This title was first published in 2002: Becoming Delinquent: British and European Youth, 1650-1950 provides a critical synthesis of the growing body of work on the history of British and European juvenile delinquency. It is unique in that it analyzes definitions of and responses to, disorderly youth across time (from the mid-seventeenth to the mid-twentieth centuries) and across space (covering developments across Western Europe). This comparative approach allows it to show how certain themes dominated European discourses of delinquency across this period, not least panics about urban culture, poor parenting, dangerous pleasures, family breakdown, national fitness and future social stability. It also shows how these various threats were countered by recurring strategies, most notably by repeated attempts to deter delinquency, to divide responsibility between the state, civil society and the family, and to find a "proper" balance between moral reform and physical punishment, between care and control.
Table of Contents
Contents: Introduction. Re-inventing the juvenile delinquent in Britain and Europe 1650-1950, Heather Shore (with Pamela Cox); Juvenile Delinquency in time, Paul Griffiths; On not becoming delinquent: raising adolescent boys in the Dutch republic, 1600-1750, Benjamin Roberts; Before the reformatory: a correctional orphanage in Old Regime Seville, Valentina K. Tikoff; ’Crimes inexplicables’: murderous children and the discourse of monstrosity in romantic-era France, Cat Nilan; Testing the limits: redefining resistance in a Belgian boys’ prison, 1895-1905, Jenneke Christiaens; Border crossings: care and the ’criminal child’ in nineteenth century European penal congress, Chris Leonards; Gender, after-care and reform in inter-war Norway, Astri Andresen; Absent fathers and family breakdown: delinquency in Vichy, France, Sarah Fishman; Race, delinquency and difference in twentieth century Britain, Pamela Cox; Index.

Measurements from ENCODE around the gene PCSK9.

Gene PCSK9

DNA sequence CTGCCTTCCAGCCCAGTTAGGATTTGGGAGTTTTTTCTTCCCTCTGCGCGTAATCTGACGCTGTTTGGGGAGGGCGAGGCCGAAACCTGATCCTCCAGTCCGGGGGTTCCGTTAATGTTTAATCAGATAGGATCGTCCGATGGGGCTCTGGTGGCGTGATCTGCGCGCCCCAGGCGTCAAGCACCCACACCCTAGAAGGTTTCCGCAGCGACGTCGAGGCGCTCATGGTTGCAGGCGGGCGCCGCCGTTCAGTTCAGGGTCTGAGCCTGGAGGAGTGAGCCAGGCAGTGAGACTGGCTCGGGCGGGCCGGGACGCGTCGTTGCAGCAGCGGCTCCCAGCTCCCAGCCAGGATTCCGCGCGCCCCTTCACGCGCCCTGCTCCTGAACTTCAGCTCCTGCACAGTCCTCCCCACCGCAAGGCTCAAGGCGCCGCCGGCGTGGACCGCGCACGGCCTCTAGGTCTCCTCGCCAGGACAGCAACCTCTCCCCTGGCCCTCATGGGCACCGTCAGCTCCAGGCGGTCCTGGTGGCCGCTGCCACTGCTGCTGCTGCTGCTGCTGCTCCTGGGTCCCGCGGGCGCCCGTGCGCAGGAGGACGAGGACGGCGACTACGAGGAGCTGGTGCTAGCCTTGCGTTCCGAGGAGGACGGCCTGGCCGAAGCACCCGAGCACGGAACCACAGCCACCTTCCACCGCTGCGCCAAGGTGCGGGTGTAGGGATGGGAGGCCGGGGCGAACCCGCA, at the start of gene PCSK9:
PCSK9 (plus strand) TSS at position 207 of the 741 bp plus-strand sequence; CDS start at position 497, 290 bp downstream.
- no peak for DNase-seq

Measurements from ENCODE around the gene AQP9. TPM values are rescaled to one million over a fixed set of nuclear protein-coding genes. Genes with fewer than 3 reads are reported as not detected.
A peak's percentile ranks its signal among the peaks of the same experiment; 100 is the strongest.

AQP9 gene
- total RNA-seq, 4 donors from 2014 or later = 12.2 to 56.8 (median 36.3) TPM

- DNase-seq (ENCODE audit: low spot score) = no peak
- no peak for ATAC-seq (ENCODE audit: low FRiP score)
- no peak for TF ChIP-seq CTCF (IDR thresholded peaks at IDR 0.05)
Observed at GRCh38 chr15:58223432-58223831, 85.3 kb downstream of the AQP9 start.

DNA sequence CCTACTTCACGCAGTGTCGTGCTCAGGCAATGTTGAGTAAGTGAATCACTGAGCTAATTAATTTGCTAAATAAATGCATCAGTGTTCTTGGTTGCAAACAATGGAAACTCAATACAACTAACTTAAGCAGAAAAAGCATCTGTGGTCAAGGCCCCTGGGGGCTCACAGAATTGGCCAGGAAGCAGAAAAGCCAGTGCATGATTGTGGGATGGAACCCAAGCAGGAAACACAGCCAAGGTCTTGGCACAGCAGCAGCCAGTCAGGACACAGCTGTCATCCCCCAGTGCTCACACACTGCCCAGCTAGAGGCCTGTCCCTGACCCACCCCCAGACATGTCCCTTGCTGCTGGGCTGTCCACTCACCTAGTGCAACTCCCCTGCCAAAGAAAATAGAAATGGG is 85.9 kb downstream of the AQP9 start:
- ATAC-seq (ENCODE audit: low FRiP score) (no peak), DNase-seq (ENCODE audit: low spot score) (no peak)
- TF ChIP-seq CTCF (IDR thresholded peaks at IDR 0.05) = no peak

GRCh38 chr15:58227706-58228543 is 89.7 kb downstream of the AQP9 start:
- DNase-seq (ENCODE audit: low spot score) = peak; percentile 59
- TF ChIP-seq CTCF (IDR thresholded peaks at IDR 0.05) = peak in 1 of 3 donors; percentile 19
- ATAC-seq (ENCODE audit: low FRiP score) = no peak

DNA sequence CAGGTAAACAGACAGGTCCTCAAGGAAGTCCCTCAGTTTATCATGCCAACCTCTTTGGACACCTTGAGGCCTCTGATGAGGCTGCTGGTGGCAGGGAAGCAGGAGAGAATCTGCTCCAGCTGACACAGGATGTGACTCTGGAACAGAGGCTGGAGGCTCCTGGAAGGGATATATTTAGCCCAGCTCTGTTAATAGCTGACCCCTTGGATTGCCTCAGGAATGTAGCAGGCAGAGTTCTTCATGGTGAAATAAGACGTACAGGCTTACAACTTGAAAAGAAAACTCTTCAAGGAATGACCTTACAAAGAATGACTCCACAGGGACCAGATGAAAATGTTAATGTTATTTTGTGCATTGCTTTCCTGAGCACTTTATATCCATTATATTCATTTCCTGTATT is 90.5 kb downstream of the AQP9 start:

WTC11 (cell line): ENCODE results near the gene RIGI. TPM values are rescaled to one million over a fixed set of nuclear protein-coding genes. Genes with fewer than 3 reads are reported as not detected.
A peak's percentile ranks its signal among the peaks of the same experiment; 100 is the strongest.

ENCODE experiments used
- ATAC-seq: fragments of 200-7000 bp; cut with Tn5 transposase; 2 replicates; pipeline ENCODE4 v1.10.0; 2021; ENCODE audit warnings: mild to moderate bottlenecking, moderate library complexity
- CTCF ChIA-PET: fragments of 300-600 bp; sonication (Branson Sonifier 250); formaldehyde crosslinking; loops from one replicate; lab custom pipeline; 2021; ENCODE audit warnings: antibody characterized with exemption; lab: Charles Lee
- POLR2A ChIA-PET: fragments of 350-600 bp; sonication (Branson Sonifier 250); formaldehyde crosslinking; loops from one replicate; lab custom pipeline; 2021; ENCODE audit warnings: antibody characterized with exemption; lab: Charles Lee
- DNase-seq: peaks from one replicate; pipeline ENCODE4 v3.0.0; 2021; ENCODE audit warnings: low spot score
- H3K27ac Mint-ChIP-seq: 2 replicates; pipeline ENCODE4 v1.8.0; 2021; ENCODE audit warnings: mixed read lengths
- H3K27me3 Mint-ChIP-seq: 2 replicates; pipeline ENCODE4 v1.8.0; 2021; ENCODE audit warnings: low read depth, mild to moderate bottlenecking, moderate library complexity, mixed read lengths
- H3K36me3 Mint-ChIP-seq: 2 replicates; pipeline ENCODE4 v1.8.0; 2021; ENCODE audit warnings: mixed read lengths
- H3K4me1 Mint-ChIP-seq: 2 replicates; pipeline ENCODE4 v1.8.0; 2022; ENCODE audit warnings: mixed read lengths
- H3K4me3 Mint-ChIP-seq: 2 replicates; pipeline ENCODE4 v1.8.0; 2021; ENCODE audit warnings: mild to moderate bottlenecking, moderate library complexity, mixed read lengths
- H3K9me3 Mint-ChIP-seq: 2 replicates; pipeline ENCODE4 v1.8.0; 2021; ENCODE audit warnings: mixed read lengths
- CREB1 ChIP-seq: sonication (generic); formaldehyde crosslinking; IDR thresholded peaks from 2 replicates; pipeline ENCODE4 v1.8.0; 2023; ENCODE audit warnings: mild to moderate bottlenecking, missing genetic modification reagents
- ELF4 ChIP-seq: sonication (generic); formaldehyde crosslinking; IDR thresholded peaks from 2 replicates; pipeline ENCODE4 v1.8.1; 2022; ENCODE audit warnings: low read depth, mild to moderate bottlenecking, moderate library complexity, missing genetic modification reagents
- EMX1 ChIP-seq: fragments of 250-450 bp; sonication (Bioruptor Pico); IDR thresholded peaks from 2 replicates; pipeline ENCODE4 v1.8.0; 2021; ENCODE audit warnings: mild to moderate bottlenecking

’Taken together, we are presented with a lively set of essays covering a subject from a fresh direction, and which pose questions for current theories of juvenile delinquency...this volume should be placed firmly on teaching booklists...It will, no doubt, also be of considerable use to criminology students and researchers working in the area of youth crime.’ The Howard Journal of Criminal Justice ’Becoming Delinquent represents an attempt to illustrate the fluidity of...boundaries, a successful attempt that begins a critical dialogue between history and criminology that will certainly benefit those studying juvenile delinquency in the future.’ International Criminal Justice Review ’...a very welcome addition to the literature...represents a great deal of useful research, wide-ranging in its geographical scope and refreshing in its attempt to explore constructions of juvenile delinquency outside their usual chronological framework.’ Social History Society Bulletin ’...an excellent collection of well-crafted and carefully edited essays...the book should be a popular acquisition for history, social policy, sociology, criminology and professional studies libraries. It is a fine research resource...’ Youth & Policy ’The main interest of the book lies in the issues raised by the recurrent themes in the history of taking problem children into care. The collected essays not only allow us to rediscover the themes outlined in Cox and Shore's introduction, they also highlight for us the universality of studies that examine juvenile delinquency in the West.’ Crime, History and Societies ’...[a] wide-ranging and fine collection.’ Continuity and Change